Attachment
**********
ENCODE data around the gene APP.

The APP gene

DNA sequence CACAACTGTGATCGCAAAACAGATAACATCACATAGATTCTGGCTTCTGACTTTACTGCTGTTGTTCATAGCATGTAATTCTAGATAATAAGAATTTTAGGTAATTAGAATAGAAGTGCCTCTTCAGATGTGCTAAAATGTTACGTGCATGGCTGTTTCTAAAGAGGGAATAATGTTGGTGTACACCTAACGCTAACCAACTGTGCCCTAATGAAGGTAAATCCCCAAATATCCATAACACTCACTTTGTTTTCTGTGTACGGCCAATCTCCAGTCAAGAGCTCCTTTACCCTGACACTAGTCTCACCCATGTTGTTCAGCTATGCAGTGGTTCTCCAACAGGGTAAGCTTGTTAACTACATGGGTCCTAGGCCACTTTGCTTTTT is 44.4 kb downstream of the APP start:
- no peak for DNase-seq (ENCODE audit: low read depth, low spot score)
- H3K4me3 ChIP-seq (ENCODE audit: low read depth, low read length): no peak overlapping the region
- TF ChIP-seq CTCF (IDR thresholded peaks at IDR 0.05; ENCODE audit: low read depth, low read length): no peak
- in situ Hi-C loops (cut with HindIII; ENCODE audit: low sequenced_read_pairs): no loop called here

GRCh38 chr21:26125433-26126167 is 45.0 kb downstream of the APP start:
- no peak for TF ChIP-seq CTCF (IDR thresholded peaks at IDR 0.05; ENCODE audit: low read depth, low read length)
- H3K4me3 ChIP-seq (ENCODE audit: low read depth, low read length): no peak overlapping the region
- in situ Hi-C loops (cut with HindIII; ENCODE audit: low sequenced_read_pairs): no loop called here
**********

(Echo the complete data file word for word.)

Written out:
ENCODE data around the gene APP.

The APP gene

DNA sequence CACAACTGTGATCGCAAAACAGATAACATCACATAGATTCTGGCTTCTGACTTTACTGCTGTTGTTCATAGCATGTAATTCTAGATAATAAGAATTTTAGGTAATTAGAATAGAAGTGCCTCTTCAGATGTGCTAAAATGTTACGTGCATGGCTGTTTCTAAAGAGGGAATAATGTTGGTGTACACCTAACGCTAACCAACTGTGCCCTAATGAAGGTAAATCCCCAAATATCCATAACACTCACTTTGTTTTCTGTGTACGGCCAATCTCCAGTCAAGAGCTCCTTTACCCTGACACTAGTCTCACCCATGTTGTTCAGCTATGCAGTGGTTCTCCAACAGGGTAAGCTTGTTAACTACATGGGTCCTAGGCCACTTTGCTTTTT is 44.4 kb downstream of the APP start:
- no peak for DNase-seq (ENCODE audit: low read depth, low spot score)
- H3K4me3 ChIP-seq (ENCODE audit: low read depth, low read length): no peak overlapping the region
- TF ChIP-seq CTCF (IDR thresholded peaks at IDR 0.05; ENCODE audit: low read depth, low read length): no peak
- in situ Hi-C loops (cut with HindIII; ENCODE audit: low sequenced_read_pairs): no loop called here

GRCh38 chr21:26125433-26126167 is 45.0 kb downstream of the APP start:
- no peak for TF ChIP-seq CTCF (IDR thresholded peaks at IDR 0.05; ENCODE audit: low read depth, low read length)
- H3K4me3 ChIP-seq (ENCODE audit: low read depth, low read length): no peak overlapping the region
- in situ Hi-C loops (cut with HindIII; ENCODE audit: low sequenced_read_pairs): no loop called here